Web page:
FARAH FULFILS BRITISH HOPES AS KEITANY GETS COURSE RECORD AT THE GREAT NORTH RUN

FARAH FULFILS BRITISH HOPES AS KEITANY GETS COURSE RECORD AT THE GREAT NORTH RUN

Provided by IAAF


Double Olympic, World and European champion Mo Farah became the first British man to win the Bupa Great North Run since 1985 when he crossed the line of the IAAF Gold Label Road Race in a winning time of 1:00:00 on Sunday (7).



However, usurping Farah in the eyes of unbiased athletics fans, the performance of the day came in the women’s race, where Mary Keitany spectacularly broke Paula Radcliffe’s 11-year old course record by one second.



In what was only her second race after coming back from giving birth to her second child the Kenyan clocked 1:05:39.



Farah just held off the challenge of Kenya’s Mike Kigen, after a race-long duel between the pair, for his first win at the famous race after finishing second last year behind Ethiopia’s Kenenisa Bekele.



It was Kigen, the fastest runner in the field with a best of 59:58 and one of Farah’s training partners whenever he is in Kenya, who pushed the pace very early in the race.



“We had agreed that we should start the race fast to leave the others behind as soon as possible,” Farah later revealed.



It looked almost as if Kigen was Farah’s pacemaker, but the plan worked well.



Four runners formed an early leading group but Uganda’s London 2012 Olympic Games marathon champion Stephen Kiprotich then lost contact to the leaders after eight kilometres.



When Kigen and Farah passed the 10km mark in 28:19 they were also beginning to open a gap on Kiprotich’s compatriot Thomas Ayeko.



Soon afterwards, the pair were on their own with Kigen always a step in front of Farah.



A couple of times the Kenyan opened a small gap of a few metres but Farah was always able to close it again.



With just 600 metres to go, Farah took over at the front for what was really the first time and then just managed to hold off Kigen, crossing the line one step ahead.



"It feels great, I had massive crowd support but I had to dig in deep out there," Farah told British state broadcaster the BBC.



"Mike's a great athlete and he just kept pushing and pushing so I was thinking 'just hang in, just hang in' so I could create more speed.



"Once we had dropped everybody I was thinking 'it's just me and you' but he wanted to run faster and just put his foot down and kept pushing and pushing. There were a couple of times when I was thinking 'four more miles, three more miles, two more miles' but I just had to dig in.''



"I just wanted to hang on in there and I knew I had the pace at the end. I was surprised how well he was running. My aim was to run 60-something but I didn't think I could run that fast but it is great to finish the season with a win.



"With 200 metres to go I pushed but I didn't know how much I still had and as soon as I started to celebrate I saw Mike coming back at me again.



"I've learned a lot this year and it has been up and down," added Farah. "But now I want to take a break and relax and get ready for the World Championships next year."



Steve Kenyon was the last British winner of the men's race 29 years ago.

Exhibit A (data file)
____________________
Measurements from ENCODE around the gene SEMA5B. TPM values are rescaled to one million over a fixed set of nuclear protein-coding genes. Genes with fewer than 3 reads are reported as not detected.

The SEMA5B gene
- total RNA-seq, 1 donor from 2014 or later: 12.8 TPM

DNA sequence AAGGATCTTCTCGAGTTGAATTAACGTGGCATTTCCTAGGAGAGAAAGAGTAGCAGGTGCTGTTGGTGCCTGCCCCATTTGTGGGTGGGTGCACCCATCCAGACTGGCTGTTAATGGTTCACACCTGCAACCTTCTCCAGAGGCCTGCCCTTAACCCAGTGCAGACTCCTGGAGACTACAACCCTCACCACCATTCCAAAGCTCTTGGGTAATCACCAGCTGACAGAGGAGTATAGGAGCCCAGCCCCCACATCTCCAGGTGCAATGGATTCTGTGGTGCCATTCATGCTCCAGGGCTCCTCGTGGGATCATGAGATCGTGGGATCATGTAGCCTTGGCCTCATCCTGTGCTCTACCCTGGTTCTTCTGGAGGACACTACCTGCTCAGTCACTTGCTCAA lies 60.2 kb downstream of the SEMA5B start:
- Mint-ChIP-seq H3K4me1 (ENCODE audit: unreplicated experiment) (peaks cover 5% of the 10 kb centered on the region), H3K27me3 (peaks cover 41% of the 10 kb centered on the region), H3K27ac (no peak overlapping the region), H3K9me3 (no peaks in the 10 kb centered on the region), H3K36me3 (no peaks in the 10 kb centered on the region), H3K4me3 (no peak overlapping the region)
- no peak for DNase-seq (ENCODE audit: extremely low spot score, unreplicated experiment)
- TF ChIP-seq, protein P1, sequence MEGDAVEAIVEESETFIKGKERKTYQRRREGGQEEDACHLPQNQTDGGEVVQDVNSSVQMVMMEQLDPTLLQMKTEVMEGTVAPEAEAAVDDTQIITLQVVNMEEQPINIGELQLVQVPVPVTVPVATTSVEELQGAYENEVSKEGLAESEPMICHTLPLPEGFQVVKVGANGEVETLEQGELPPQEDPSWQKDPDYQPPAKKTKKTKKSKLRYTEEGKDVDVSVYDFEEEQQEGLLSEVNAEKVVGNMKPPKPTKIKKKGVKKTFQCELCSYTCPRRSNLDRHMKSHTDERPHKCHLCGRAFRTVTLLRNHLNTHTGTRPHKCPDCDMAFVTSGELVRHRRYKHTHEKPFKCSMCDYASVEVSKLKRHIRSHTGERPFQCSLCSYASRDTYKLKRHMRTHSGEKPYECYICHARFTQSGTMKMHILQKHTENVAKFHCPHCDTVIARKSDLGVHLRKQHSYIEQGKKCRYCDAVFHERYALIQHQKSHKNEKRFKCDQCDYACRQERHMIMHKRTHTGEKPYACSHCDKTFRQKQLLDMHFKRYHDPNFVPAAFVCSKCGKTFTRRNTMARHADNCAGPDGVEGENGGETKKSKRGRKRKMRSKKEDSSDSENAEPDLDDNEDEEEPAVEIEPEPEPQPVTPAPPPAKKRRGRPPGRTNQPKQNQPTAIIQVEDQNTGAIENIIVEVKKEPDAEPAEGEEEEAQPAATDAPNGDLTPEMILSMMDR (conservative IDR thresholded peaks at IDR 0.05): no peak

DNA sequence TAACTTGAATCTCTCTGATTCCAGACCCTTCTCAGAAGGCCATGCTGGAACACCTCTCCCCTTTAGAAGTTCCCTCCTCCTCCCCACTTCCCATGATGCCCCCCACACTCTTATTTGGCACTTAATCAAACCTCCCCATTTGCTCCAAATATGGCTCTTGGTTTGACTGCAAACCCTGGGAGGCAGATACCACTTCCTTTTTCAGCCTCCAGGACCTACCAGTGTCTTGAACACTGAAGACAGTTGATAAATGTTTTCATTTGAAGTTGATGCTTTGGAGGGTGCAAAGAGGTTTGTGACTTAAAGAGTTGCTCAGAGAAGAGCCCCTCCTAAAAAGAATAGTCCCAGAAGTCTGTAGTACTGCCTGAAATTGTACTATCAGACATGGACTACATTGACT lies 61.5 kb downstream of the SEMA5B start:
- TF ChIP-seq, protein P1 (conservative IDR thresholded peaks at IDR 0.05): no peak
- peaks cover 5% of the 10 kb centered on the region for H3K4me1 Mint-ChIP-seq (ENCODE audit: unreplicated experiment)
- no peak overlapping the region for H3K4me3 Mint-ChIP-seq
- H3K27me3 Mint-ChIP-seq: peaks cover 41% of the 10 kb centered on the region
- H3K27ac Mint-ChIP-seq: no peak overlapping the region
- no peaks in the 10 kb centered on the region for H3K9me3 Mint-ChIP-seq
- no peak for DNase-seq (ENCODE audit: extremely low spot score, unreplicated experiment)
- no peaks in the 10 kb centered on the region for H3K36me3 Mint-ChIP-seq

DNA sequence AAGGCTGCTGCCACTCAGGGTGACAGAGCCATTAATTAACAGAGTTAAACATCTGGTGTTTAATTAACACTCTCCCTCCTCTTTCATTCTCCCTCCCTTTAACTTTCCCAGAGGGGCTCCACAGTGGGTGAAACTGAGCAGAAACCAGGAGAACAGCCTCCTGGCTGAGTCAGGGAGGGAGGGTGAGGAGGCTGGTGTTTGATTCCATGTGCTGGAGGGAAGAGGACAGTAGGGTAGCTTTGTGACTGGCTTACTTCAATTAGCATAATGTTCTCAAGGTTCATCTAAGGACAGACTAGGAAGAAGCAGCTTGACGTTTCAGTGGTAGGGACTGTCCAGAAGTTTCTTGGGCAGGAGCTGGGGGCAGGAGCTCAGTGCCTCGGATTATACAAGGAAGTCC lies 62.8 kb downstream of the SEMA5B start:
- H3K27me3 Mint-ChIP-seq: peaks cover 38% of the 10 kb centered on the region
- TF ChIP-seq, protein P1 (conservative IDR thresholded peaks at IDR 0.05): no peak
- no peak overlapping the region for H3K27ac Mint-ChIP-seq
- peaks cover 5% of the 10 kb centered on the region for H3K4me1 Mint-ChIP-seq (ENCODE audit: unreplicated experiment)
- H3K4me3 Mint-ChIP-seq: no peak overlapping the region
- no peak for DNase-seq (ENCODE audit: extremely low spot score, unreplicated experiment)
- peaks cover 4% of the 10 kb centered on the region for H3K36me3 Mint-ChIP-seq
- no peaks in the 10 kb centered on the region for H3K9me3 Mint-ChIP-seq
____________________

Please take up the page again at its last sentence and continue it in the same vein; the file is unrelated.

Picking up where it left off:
Kigen was given the same time of 60:00 but there was no dispute about the fact that he was second while Kiprotich was third in 1:01:35.



Course record for Keitany



Keitany broke Paula Radcliffe's former course record by one second with 1:05:39



The Kenyan, whose only race this year had been a 10km in Ottawa, which she won in 31:22, made the race fast from the early stages.



After three kilometres, only Ethiopia's London 2012 Olympic Games marathon champion Tiki Gelana, who was able to follow the Kenyan, but not for much longer.



At five kilometres, Keitany drew away from Gelana and continued her high-speed race over the ups-and-downs of the course towards South Shields.



Passing the 10km mark in 31:16 she then reached 15 km in 46:33, the second fastest time ever run at this distance, behind Tirunesh Dibaba’s 15km world record of 46:28. The next split was equally impressive, Keitany reached the 20km mark in 1:02:23, again the second fastest ever run.



She didn’t falter or ease up in the final kilometre and initially Keitany appeared to have tied Radcliffe’s time, who was looking on while working as a commentator for the BBC, but then the official time was amended downwards and announced as being one second faster.



It was the second fastest time ever for the half marathon, although the point-to-point course from Newcastle to South Shields is not eligible for official records.



Earlier this year, Kenya’s Florence Kiplagat established the current world record of 1:05:12 in Barcelona.



“I am very happy about my time and the course record,” said Keitany. “Initially, it was not my plan to attack the record, but during the race it was going better and better, so I pushed the pace and gave it a try.”



“Regarding the ups and downs on the course I have no problem with this. It is normal, because in Kenya I am always training on hilly tracks,” she added, who has not yet decided if she will run an autumn marathon.



“I will now go back home, have a break for one week and then we will decide what comes next.”



Britain’s Gemma Steel worked her way through to second place. She overtook Gelana just before the 15km mark and finished with a fine personal best of 1:08:13, her first half marathon under 70 minutes.



“I think this has brought me on the right track for a marathon debut,” said Steel. Gelana finished third with 1:08:45.



Sadly, the much anticipated appearance of Tirunesh Dibaba did not happen as the Ethiopian had to withdraw at short notice due to suspected food poisoning.



A race record number of 57,000 entries were accepted. Among the finishers was one millionth person in the race’s history to cross the line, Tracy Cramond



Jörg Wenig for the IAAF

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